Big-ticket consultants check what additional revenue or cost-savings they can bring to their customers, as a result of their handling the assignment. They then declare that they have a base consulting rate, but will also take 20% or so of the revenues or cost gains the customer derives – as an additional fee for achieving or exceeding targets. They show they are ready to risk a part of their fees to deliver the results.
Level III Earning Potential For Knowledge Commerce: It’s Influence-Oriented
When you are at the third level of Knowledge Commerce, your earnings have to be influence-based. Becoming a highly paid influencer for mega-brands is the ultimate earning source in Knowledge Commerce. But the mechanics of becoming a mega influencer takes some learning and some undistracted focus.
Once you know the ropes of the influencer game, and have your networks of contact in place, you can then scale up the ladder as an influencer. Begin with micro-influencing, get to mid-tier-influencing, and finally become that mega-influencer.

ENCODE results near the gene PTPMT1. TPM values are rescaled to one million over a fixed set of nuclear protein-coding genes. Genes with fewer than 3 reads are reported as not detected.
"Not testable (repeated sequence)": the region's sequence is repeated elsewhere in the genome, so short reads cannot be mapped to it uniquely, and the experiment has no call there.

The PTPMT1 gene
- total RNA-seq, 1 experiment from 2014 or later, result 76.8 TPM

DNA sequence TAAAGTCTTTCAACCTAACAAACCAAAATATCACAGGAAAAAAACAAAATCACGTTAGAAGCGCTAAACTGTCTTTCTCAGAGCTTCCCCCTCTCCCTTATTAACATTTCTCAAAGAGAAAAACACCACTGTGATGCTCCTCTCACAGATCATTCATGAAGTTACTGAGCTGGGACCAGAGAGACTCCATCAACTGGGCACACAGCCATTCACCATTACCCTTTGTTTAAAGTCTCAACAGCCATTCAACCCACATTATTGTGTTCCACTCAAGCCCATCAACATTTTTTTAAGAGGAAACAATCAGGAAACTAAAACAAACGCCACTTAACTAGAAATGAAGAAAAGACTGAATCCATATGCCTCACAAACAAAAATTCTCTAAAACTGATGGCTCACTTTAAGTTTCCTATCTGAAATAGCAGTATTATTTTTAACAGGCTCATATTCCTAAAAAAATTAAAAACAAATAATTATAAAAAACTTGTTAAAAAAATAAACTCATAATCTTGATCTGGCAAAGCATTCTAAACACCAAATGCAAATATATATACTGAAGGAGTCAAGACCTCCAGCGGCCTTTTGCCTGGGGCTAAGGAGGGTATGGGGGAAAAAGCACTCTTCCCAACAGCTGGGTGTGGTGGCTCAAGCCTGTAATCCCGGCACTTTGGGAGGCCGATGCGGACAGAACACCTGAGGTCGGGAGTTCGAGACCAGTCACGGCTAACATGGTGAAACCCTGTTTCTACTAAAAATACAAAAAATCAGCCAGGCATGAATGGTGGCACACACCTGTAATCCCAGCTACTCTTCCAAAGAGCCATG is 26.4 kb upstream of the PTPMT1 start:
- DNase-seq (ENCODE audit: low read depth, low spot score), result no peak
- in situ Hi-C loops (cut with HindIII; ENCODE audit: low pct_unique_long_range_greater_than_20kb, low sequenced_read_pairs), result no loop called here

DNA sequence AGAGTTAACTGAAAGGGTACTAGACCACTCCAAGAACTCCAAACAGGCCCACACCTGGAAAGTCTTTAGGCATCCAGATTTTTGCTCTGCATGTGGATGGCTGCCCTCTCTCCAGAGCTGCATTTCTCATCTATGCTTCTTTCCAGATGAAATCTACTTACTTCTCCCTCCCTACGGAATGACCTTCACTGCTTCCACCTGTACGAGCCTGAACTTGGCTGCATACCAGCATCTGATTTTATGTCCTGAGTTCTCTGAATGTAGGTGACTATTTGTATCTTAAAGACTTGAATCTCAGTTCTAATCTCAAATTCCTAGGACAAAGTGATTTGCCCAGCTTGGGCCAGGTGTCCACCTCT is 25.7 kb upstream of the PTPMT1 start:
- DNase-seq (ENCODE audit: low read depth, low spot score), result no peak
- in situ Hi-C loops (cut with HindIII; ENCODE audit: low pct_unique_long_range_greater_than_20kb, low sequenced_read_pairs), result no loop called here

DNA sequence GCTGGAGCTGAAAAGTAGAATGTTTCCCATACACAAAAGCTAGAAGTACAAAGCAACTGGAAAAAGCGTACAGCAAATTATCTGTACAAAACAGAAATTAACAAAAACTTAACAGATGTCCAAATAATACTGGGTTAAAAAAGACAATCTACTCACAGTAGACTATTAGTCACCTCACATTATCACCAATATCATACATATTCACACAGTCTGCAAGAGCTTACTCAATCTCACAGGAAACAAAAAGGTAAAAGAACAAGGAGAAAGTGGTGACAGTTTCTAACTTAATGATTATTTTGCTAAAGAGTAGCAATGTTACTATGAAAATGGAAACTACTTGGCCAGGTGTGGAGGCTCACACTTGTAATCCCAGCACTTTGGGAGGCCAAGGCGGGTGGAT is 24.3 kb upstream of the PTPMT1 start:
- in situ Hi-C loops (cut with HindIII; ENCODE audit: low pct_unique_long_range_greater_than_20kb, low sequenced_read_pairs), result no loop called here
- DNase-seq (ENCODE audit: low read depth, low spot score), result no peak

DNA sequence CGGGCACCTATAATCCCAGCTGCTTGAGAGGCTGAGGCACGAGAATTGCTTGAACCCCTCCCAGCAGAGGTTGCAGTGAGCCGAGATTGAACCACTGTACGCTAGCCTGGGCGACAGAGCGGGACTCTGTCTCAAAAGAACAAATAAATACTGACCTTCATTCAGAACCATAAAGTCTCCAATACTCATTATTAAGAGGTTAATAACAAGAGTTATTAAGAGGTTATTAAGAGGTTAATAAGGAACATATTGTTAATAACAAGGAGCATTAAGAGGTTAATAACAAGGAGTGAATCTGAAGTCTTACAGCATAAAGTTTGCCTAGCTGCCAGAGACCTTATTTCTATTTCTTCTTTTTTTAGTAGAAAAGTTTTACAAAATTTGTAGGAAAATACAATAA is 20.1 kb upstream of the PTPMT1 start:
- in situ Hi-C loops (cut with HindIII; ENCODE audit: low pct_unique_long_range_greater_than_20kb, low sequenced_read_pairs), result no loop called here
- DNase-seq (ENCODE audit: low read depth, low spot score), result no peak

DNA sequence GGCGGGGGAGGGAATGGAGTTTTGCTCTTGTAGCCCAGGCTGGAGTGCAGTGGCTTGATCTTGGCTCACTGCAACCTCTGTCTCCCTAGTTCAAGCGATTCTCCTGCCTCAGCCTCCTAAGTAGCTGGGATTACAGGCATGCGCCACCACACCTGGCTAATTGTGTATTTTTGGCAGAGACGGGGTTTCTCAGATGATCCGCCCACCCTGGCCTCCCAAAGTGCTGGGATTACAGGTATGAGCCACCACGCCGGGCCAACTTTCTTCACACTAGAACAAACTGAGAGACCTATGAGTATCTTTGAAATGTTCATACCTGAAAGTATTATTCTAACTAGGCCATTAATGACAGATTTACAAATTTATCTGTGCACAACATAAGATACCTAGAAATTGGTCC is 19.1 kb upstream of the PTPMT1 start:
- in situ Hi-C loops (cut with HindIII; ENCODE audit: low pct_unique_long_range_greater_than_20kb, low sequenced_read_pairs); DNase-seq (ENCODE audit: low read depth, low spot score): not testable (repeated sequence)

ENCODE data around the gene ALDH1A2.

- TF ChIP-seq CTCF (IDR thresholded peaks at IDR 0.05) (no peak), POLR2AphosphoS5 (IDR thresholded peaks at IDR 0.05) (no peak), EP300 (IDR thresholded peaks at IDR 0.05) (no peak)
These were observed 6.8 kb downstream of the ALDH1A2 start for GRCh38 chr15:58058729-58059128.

Earning Source VII: Learn The Secrets Of Influencer Earnings With Micro-Influencing
Can your content sway a small but loyal group of, say, 10,000 to 100,000 followers? You can become a micro-influencer. Don’t think that micro-influencers earn small bucks. It’s just that you’ll be expected to influence a smaller but tightly-knit niche audience.
“Why would big brands seek micro-influencers and pay them a lot?” you may ask. Research suggests that when an influencer reaches a certain “critical mass of followers”, his audience engagement actually decreases. This may be why many big brands see diminishing returns as they chase after big influencers.
In their 2016 Global Influencer Survey Report, Bloglovin’ reports that the bulk of micro-influencers on social media charge between $250 to $500 per branded post. That’s not to be sneezed at if you consider that a campaign may consist of lots of posts.